In his book, How the Word is Passed, Clint Smith tells the stories of 8 different places in the U.S. that have been touched deeply by slavery and how those places tell the story. One place he visited was the Whitney Plantation in Louisiana. It is the only plantation open for tours that takes the visitor on a journey entirely through the eyes of the enslaved people.
My wife and I are joining a group that is visiting the Whitney Plantation in a few days. They don’t call it a tour. They call it a pilgrimage. If we joined the group, we agreed to a meeting before the trip, going on the the trip itself, then going to a group meeting after the trip. A three-part journey was before us.
The pre-trip meeting was several hours on a Saturday and it was to prepare us for what might happen to us on the trip. There are emotions and spiritual reactions to a trip like this. All of that is what makes it a pilgrimage.
I have had that kind of experience visiting historical places. There have been moments I have been moved deeply in my soul. In those instances I have discovered that I first thought I was on a trip it became a spiritual/emotional experience that was truly a pilgrimage. This trip to the Whitney Plantation is intentionally set up this way by the group we are joining.
There has been one other plantation I have visited and it turned into a spiritual pilgrimage. I have visited the Legacy Museum and Memorial for Peace and Justice in Montgomery, AL, and I treat those visits as a pilgrimage. It is to walk in a sacred place. It is to have God do something deep in my soul.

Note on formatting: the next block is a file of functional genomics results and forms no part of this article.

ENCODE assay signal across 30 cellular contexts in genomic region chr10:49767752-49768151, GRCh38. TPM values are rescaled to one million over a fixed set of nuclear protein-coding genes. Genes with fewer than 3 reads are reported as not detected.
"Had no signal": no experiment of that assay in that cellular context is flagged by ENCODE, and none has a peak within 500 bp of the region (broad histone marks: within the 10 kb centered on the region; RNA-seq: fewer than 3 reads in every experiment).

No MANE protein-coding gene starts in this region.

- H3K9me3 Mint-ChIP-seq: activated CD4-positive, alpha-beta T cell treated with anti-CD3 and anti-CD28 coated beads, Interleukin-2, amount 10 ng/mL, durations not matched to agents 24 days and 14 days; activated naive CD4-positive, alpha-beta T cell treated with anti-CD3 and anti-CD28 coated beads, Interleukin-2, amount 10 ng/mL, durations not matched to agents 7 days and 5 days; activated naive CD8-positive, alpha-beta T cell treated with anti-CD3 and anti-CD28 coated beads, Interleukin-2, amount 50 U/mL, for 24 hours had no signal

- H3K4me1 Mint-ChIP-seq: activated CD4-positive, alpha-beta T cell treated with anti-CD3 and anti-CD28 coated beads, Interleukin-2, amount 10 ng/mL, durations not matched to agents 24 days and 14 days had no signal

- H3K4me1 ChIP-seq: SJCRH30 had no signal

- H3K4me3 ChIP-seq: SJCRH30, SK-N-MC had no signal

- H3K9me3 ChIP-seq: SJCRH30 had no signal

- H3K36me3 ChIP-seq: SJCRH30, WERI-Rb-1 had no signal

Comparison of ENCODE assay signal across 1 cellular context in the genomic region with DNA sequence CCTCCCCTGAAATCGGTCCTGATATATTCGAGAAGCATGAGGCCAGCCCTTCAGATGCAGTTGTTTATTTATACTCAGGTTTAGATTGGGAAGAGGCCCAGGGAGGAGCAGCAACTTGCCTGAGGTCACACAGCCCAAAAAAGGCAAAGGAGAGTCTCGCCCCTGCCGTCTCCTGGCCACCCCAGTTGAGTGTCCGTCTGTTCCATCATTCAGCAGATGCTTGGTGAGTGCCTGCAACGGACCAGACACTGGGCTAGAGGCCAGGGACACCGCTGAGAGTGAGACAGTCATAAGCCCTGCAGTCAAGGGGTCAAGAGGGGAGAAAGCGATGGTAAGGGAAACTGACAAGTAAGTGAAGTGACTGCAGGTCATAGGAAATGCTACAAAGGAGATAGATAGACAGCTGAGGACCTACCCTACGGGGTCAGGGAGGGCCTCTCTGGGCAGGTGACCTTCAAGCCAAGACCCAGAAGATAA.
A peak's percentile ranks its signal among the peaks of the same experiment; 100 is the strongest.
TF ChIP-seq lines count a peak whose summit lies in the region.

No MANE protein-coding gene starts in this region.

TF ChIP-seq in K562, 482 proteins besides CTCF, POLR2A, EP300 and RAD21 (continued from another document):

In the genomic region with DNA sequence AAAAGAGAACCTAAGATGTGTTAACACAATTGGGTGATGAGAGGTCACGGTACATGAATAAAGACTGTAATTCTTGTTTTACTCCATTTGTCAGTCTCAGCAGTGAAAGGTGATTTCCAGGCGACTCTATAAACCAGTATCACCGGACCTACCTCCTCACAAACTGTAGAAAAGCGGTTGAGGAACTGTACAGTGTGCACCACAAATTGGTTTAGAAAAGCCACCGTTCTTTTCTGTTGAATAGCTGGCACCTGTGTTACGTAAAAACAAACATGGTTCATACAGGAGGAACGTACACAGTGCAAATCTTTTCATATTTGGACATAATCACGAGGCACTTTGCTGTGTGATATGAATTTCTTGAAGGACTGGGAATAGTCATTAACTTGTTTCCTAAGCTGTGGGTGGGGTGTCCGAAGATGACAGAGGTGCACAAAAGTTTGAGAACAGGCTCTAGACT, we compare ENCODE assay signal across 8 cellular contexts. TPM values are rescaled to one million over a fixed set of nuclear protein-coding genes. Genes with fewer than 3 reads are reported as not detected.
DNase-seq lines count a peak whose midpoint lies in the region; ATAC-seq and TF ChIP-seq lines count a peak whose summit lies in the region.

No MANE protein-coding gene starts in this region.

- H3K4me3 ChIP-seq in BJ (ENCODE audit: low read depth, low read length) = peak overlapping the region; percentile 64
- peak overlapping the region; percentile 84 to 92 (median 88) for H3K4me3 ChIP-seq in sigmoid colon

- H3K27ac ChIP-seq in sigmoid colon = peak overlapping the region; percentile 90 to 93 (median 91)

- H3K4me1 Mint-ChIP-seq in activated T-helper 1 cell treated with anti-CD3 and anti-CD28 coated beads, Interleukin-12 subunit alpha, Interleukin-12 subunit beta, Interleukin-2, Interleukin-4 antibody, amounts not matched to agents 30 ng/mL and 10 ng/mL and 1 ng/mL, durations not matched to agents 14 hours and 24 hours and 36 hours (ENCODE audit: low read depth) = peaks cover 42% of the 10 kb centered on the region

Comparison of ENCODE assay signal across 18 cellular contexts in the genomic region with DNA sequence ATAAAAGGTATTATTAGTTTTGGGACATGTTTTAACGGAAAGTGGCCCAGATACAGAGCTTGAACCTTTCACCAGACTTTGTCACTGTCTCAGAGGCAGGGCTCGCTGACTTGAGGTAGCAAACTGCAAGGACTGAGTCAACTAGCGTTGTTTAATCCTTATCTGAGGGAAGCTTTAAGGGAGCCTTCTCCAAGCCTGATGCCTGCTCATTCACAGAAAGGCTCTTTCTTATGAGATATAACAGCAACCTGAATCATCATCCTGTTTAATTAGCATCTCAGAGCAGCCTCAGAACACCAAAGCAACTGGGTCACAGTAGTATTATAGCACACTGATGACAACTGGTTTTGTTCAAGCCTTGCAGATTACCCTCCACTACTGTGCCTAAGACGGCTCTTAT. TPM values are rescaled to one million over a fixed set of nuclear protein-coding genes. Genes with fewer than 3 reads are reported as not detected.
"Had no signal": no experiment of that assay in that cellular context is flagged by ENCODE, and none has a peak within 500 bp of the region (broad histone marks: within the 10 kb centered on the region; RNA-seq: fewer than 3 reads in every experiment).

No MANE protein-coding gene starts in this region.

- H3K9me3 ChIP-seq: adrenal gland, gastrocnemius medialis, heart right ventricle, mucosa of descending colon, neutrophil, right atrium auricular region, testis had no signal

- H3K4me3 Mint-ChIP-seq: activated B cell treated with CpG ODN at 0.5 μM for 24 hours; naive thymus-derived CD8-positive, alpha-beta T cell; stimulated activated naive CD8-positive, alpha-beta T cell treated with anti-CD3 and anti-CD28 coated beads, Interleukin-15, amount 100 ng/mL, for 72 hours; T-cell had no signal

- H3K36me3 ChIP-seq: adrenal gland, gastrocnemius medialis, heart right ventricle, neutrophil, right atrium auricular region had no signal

When I visited the Laura Plantation in Louisiana, I was deeply moved. There was a place where I felt the weight of slavery and injustice weigh down on my shoulders and I had to stop. There wasn’t a place to sit, so I bent over with my hands on my knees and wept. The tears flowed. It became sacred ground for me. A lesson in my soul deeply needed.
A part of my soul being healed. A broken piece being restored. A burden felt in that moment from people oppressed, their voices still crying out.
Pilgrimage is to visit a place, hear the story, and understand that something mystical can happen. A spiritual energy from the past is revealed.
The pre-trip meeting for our group was to prepare us for those emotions. I sat next to a Black man in a small group where he confessed his hesitancy to go because he feared the anger that might well up in him. I was deeply moved by his honesty. Others spoke of their anxiety to learn more of a part of history our country would rather forget.
We cannot forget. We have not moved on, so we have work yet to do. We are still rooted far too much in our racism and injustice and prejudice to “move on.” We need real history. We need real emotions. We need real healing.
This is the pilgrimage I have found for myself.
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